Entrepreneurs change the face of business by driving growth and harnessing opportunity. They create value by using innovative and systemic approaches for meeting the needs of the market. Social entrepreneurs see value in the form of transformational change that will benefit the society at large.
A conscious citizens, the social entrepreneur does not wait for the government or the business sector to solve the problems of the society. He stands out for his belief, courage, empathy, initiative, innovation and drive. When he sees something that disturbs him, he identifies the problem, solves it, and spreads the solution, becoming instrumental in changing the established, but fundamentally inequitable systems forever.
Social entrepreneurship is not a new concept. Though the term had not been coined then, the 19th and the 20th century have seen many change agents. They introduced solutions to seemingly intractable social problems, fundamentally improving the lives of countless individuals by changing the way critical systems operated.
- United States based Susan B. Anthony fought for equal rights for women in the country. She was the force behind the inclusion of women’s right to control property.
- India based social activists Vinoba Bhave tirelessly worked to correct the inequitable distribution of land in the country. He was the founder and leader of the Land Gift Movement which resulted in the redistribution of more than 7,000,000 acres of land in the favour of the country’s untouchables and landless.
- Italy based Dr. Maria Montessori pioneered the novel method of primary education by introducing the Montessori approach to early childhood education.
- The United Kingdom based Florence Nightingale is credited with laying the foundation of modern nursing and improving the condition in hospitals.
 Critical Success Factors for Social Enterprise
The ideas behind successful social enterprise are user-friendly, understandable and ethical. Scale is the key to the success of the social enterprise. Scale maximizes impact and ensuring long term irreversible change in the system. The local support to and the adoption of his idea is also critical to the success of the enterprise. Social enterprises use innovative approaches and in some instances proprietary technology to meet societal needs in an innovative and affordable manner.
 Present Day Examples
The concept of social enterprise gained currency in the second half of 20th century as the chasm between the haves and the have-nots widened.
- Bunker Roy created the Barefoot College in rural communities in India to train illiterate and semiliterate men and women who had no access to formal education. Graduates of Barefoot College include teachers, engineers, health workers and architects. Barefoot engineers installed and maintain solar-electrification systems in 547 villages to light up the lives of nearly 100,000 people.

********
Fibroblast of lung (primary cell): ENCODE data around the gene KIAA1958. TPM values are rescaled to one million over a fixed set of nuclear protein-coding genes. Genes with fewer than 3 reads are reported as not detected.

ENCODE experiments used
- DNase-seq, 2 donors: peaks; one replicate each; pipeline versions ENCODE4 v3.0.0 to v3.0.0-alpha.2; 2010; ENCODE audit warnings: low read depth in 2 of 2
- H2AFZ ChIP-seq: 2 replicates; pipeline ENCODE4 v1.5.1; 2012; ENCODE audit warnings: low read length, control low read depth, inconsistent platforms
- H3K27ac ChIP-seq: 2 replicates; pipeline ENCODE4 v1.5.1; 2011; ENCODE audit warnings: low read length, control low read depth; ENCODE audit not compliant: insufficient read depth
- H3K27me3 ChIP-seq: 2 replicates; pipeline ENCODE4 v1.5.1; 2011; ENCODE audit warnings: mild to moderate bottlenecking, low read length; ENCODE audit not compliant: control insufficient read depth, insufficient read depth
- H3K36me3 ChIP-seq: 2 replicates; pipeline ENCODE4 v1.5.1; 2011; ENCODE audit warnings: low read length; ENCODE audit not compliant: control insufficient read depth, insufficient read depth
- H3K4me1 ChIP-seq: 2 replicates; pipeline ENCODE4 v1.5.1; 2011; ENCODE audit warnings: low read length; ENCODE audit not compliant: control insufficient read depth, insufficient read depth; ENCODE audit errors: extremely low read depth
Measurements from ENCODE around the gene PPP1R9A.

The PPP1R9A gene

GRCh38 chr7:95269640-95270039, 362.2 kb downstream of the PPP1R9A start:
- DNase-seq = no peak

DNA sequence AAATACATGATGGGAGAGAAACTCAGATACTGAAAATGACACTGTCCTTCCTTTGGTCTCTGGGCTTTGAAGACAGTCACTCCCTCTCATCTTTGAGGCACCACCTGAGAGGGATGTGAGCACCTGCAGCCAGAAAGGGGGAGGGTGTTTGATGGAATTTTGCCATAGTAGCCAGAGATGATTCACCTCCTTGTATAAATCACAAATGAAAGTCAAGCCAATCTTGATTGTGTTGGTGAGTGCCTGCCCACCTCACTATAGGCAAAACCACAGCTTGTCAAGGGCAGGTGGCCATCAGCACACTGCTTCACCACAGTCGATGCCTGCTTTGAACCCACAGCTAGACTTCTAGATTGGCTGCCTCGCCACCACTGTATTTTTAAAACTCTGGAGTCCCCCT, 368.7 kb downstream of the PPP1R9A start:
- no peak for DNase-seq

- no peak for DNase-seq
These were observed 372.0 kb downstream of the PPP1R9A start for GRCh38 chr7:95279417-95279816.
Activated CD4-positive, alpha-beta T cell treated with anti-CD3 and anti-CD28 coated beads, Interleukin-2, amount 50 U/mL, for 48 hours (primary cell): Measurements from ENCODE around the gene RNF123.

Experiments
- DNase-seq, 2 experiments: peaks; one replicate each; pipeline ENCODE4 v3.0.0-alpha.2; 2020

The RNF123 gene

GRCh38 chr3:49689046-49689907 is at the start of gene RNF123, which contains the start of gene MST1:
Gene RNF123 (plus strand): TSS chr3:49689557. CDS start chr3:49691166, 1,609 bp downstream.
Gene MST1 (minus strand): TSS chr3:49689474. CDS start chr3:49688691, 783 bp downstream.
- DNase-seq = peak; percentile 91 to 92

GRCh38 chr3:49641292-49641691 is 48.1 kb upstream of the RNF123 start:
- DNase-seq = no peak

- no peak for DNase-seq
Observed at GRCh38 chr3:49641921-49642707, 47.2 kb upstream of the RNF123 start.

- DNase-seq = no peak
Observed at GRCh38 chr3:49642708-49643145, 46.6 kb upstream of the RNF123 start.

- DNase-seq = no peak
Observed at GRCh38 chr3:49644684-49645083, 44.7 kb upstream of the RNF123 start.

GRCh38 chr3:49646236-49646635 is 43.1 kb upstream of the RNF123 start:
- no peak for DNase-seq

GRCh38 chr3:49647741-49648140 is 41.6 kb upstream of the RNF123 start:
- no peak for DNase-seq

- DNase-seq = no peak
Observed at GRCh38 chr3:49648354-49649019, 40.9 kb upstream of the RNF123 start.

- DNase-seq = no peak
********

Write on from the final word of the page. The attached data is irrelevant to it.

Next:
- In 1993, Ann Cotton started the Campaign for Female Education (CAMFED) and introduced a sustainable model for educating and training girls from poor families. The CAMFED-supported education and microfinance program helped 300,000 girls in 2006 alone.
- In 1976, Muhammad Yunus, introduced a sustainable model of financial inclusion in Bangladesh -- the Grameen Bank which ensured microfinance to the poor people of the area, thereby empowering them to become economically self-sufficient. The microcredit model has been successfully replicated around the world.
- US based Bill Drayton pioneered emissions trading -- a market-based approach to pollution reduction in 1980. Since then, the practice has been adopted around the world. He also set up an organization to provide professional support and financial backing to social entrepreneurs.
- India based - Jeroo Billimoria set up a 24-hour toll free telephone hotline that connects children in need of help to a network of child-service organizations, making it possible for ordinary citizens, policemen or social workers to assist children in danger at any time. The service s manned by sreet children themselves.
- Hungary based -Erzsébet Szekeres has developed a programme to empower and rehabilitate the disabled. The programme provided training, employment opportunities, and housing to disabled citizens.
- South Africa based Veronica Khosa instituted a community-based model capable to help those suffering from AIDS. She has developed and institutionalized a basic home-care model, in addition to training unemployed youths to offer effective care to the affected people in their communities and families.
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